Tesla opened its Xinjiang showroom recently. The move comes off as surprising, as many Western brands are avoiding the Chinese province due to allegations of human rights abuses and forced labor.
However, the US electric vehicle manufacturer did not seem fazed with the allegations and proceeded to launch its newest branch in China.
Tesla Opens Xinjiang Showroom
In a December 31 post made on China’s popular social media Weibo, Tesla announced the Xinjiang showroom’s opening. “On the last day of 2021, we meet in Xinjiang.
In 2022, let us together launch Xinjiang on its electric journey!” Tesla posted on its official account. The announcement came with pictures from the Xinjiang showroom opening.
5 Cryptos Set To Soar For 2022 Expert reveals the strongest cryptocurrency investments for 2022 (NOT Dogecoin...)
This included traditional launch activities such as Chinese lion dances. It also included pictures of people waving placards that read “Tesla (Heart) Xinjiang.”
China is the electric vehicle company’s major market outside the US. The popularity of its electric cars fueled Tesla’s rise as the world’s most valuable automaker in terms of market cap.
Tesla CEO Elon Musk, a controversial figure himself, is popular in China as well. Musk often lavishes praise on China’s programs to support its economy. He also said that Tesla will continue investing in the country.
Xinjiang Region Is A Manufacturing Hotbed Due to Forced Labor Allegations
Xinjiang is one of China’s major manufacturing hubs. However, it is also home to a number of religious minorities.
Human rights reports allege that the Beijing government has been carrying out an assimilation campaign against these minority groups.
In particular, Uyghur Muslims are among those allegedly targeted for assimilation. Reportedly, Xinjiang region authorities in Xinjiang are keeping a million Uyghurs and other minorities in prison camps.
The assimilation program also allegedly includes mass surveillance, forced labor, and strict birth control measures.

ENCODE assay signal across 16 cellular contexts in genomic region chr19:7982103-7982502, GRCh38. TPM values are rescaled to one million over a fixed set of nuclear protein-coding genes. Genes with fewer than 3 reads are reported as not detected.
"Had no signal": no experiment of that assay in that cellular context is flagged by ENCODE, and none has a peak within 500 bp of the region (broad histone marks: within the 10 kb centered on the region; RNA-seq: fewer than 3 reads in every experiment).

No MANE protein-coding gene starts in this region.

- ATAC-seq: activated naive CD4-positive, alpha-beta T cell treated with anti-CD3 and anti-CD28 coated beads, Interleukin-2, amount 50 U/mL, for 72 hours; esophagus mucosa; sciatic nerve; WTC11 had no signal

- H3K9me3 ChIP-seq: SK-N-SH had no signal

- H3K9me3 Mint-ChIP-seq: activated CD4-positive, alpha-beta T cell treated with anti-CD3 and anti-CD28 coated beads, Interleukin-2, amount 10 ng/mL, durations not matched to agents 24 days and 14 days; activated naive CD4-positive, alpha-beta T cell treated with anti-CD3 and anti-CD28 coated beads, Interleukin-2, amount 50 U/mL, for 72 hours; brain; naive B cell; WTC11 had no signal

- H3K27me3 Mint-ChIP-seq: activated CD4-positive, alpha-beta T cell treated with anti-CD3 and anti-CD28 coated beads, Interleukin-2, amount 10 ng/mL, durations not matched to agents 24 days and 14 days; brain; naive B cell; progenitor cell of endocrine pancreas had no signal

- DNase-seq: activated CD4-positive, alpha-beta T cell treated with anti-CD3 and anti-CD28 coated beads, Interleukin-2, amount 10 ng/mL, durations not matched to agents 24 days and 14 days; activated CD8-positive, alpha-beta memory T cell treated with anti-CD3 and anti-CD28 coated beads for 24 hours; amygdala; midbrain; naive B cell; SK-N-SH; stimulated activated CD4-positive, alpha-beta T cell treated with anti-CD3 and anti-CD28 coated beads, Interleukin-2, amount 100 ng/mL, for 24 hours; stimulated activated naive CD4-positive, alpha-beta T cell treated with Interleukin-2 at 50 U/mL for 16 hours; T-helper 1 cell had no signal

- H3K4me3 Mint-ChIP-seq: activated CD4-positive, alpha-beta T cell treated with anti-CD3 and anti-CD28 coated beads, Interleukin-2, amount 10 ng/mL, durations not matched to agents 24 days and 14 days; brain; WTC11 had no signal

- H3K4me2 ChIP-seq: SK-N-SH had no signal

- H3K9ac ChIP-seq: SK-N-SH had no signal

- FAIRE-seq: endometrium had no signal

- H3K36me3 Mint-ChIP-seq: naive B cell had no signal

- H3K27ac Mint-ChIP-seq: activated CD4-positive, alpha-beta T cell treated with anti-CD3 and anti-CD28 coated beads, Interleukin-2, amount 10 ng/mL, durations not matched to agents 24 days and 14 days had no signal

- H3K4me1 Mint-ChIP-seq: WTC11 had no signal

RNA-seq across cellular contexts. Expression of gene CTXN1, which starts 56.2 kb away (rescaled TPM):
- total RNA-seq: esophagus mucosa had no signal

The US, along with other Western nations, have likened China’s moves against its minorities as some form of genocide.
How to Diversify Your Savings in Uncertain Times With GOLD: With interest rate hikes, geopolitical unrest, increasing national debt, and inflation on the rise, there is no time like the present to protect the purchasing power of your savings with precious metals.
If you're looking to live the dream life that you deserve, Click Here Now!
The opening of the Xinjiang showroom will test Tesla’s reputation on the global PR front. On one side is the world’s most populous nation with a very large market.
On the other are Western consumers who prefer dealing with companies that bend over backward for China. The US already bans imports that come from Xinjiang suppliers.
Companies such as Intel and Walmart faced backlash from Chinese social media users over their directives to not source anything from the region.
Beijing Dismisses Genocide Allegations
Meanwhile, China dismissed all allegations of assimilation and genocide. It defended its actions in Xinjiang as a novel way to combat local terrorism and religious extremism.
However, many US politicians, including President Joe Biden, continue to warn companies from dealing with Xinjiang suppliers.
Last month, Biden issued new rules officially banning most imports from Xinjian over forced labor concerns. The White House also said that they will sanction all companies that participate in the assimilation program conducted in the region.
Meanwhile, the Council on American-Islamic Relations urged Tesla to consider shuttering its Xinjiang showroom.
The CAIR is known for criticizing Western firms conducting business in the hotbed region. “No American corporation should be doing business in a region that is the focal point of a campaign of genocide targeting a religious and ethnic minority,” it said.
Xinjiang is the Litmus Test for Companies
Xinjiang has quickly become a litmus test for foreign companies doing business in China. Those who embrace the region risk regulatory trouble and reputational blowback in their home markets, while those who shun it face the wrath of China’s government and increasingly nationalistic consumers.
Among the multinationals, Walmart drew the ire of fiercely protective Chinese social media users. They accused the supermarket chain of singling out Xinjiang-made products and removing them from Sam’s Club shelves.
Watch the LIVE UPDATE video reporting that critics slam Tesla for opening Xinjiang showroom:
What do you think about Tesla’s move to open a showroom in Xinjiang province? Is this a slap in the face for activists and politicians out to sanction the region for supporting forced labor?
Or, is this yet another savvy move by Elon Musk to fill a market nobody dares to touch?
Tell us what you think. Share your thoughts below.